Tag Archives: dogs

The Humor and Home of James Thurber

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Cartoons and funny articles in a style that is spare and gentle.

James Thurber was one of the most beloved humorists of the last century and his cartoons were regularly featured in The New Yorker for over 30 years.  I recently visited his boyhood home in Columbus, Ohio, where the stories about Thurber’s childhood explained a lot about his gentle and quirky humor, particularly the tales about his delightfully cooky mother and his love of dogs.

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Thurber’s drawings are spare, simple black lines and experts speculate that it may be due in part to an eye injury he received as a child. If your knowledge of Thurber’s work is limited to “The Secret Life of Walter Mitty” and its recent movie incarnation, I suggest reading The Thurber Carnival, a collection of his short stories and drawings for a better look at the author/illustrator. For example, one of my favorite of Thurber’s canine characters is Muggs, in “The Dog That Bit People.” Muggs, a really crabby Airedale, was one of the family dogs (Thurber owned 53 during his life). Muggs bit everyone except Mrs. Thurber who always defended him.  Thurber writes, “Mother used to send a box of candy every Christmas to the people the Airedale bit. The list finally contained forty or more names.”  Like most authors’ homes, Thurber’s house offers a view of life in a slower, though with Muggs around, not necessarily a safer era.

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James Thurber’s home in Columbus, Ohio.

Apart from the stories and drawings, one of Thurber’s most important legacies is the Thurber Prize for American Humor that is now awarded in his name from the non-profit that runs the house and the many Thurber House programs for writers. Winners have included Jon Stewart, David Sedaris,Calvin Trillin and most recently Minnesotan Julie Schumaker for her hilarious book Dear Committee Members.  See my article in the Minnesota Women’s Press on Julie Schumacher.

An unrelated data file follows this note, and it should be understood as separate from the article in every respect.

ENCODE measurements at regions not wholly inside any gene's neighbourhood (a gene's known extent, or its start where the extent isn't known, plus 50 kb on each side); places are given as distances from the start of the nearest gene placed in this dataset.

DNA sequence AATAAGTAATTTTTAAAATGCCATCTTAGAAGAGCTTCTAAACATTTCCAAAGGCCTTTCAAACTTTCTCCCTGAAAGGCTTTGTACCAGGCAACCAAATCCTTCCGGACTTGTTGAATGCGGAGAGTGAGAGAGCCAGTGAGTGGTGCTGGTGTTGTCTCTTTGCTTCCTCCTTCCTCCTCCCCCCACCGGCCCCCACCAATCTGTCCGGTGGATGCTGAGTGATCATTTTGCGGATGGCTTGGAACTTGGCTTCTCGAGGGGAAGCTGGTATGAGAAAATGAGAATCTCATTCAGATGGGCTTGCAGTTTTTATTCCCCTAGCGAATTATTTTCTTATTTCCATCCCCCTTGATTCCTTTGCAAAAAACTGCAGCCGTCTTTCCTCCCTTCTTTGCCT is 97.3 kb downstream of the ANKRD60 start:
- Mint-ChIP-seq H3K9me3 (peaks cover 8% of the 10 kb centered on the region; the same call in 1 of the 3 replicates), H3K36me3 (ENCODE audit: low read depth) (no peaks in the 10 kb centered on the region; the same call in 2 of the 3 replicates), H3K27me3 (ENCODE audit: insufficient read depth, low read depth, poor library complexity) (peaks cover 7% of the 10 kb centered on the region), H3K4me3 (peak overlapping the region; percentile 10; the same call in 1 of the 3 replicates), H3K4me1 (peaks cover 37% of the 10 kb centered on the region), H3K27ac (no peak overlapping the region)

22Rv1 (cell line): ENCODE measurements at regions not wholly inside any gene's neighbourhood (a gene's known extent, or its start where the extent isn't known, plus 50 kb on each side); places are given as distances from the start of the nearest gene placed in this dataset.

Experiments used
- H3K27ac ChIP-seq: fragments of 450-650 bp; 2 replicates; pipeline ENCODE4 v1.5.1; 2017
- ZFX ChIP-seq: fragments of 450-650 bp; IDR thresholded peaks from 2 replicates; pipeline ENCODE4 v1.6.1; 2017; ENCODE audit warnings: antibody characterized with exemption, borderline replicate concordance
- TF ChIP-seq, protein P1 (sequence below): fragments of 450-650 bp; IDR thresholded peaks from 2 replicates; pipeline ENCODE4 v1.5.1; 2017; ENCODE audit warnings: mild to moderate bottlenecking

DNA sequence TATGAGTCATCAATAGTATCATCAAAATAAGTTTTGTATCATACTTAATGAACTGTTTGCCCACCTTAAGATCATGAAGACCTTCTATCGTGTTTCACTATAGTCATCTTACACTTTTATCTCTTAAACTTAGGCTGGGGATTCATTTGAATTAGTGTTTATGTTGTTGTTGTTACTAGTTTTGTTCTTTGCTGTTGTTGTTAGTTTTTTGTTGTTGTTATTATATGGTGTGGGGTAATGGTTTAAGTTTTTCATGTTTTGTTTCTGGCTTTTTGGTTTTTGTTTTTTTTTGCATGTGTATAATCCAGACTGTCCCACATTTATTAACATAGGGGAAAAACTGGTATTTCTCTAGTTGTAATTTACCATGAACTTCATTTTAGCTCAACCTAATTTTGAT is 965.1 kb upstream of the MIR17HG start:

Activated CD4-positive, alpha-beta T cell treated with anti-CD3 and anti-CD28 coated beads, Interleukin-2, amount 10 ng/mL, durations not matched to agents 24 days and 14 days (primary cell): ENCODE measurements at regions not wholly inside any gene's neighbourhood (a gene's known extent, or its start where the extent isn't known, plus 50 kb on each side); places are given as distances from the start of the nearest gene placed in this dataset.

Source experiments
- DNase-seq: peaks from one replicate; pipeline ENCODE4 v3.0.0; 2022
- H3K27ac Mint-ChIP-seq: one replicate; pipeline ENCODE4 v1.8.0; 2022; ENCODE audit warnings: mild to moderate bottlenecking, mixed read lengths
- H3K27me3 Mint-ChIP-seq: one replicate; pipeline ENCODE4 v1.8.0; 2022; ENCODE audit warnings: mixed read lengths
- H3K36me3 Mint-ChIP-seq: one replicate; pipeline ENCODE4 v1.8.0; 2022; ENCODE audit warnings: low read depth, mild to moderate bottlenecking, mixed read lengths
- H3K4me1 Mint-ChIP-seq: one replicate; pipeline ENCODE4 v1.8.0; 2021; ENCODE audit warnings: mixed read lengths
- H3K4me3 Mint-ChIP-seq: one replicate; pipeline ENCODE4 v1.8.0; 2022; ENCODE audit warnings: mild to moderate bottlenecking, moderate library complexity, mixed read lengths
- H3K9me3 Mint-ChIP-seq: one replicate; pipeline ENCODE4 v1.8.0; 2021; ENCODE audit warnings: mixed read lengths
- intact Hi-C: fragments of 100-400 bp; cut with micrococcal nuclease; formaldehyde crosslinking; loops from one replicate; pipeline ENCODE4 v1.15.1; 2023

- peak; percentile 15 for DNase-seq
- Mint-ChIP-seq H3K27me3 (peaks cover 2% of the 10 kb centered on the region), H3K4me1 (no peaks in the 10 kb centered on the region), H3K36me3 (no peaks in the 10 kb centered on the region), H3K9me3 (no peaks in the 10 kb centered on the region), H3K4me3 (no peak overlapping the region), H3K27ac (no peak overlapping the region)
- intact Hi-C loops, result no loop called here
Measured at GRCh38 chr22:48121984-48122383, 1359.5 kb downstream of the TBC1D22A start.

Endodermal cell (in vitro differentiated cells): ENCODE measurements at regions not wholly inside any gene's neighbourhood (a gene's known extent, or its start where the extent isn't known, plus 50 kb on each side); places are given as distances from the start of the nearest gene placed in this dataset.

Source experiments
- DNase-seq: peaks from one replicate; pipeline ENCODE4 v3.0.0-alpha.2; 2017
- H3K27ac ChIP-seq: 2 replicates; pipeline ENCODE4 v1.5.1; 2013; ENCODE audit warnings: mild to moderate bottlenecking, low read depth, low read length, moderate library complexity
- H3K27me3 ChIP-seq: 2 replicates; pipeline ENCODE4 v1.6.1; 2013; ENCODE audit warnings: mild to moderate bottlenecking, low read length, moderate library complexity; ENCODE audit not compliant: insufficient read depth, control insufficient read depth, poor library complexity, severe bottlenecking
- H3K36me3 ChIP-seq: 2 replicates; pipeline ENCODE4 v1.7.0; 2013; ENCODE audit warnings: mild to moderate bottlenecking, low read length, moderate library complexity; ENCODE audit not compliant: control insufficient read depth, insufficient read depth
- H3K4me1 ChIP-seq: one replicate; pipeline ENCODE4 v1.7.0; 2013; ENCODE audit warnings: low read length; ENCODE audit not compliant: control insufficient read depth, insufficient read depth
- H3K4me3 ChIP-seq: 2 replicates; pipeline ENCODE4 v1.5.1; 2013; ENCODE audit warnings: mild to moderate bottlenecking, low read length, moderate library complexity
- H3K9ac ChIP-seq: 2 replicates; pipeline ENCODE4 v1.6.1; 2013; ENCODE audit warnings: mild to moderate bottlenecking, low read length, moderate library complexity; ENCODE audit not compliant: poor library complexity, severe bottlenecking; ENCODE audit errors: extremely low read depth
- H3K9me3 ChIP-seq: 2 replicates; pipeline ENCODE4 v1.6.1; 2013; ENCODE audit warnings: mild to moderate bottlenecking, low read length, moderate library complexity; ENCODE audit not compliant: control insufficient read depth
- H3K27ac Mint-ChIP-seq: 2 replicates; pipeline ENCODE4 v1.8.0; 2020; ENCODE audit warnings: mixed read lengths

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Weekly Photo Challenge: On Top–Dog on the Roof

With his crazy mismatched eyes, this Husky looks a little threatening, like he’s about to pounce and make a tasty dinner of you.  Instead, he was just hanging out on the roof of a building in San Andres Xecul, in the highlands of Guatemala, very curious, watching us gringos go by.  For more on my bike trip there, see my previous post, Poco a Poco.

Embarrassing Dog Stories: Poo and Poetry

Dogs. If you love them, you’ll appreciate the stories that follow. If you don’t like dogs or

What?  Me digging?  I haven't been digging.  Spring for dog-lovers.
What? Me digging? I haven’t been digging. Spring for dog-lovers.

are an extremely fastidious person, you should stop reading now and wait for my next post, which will undoubtedly be more literary and appropriate. However, when such great stories come my way, I must share them. I thought this was going to be an April Fool’s story, but it’s true…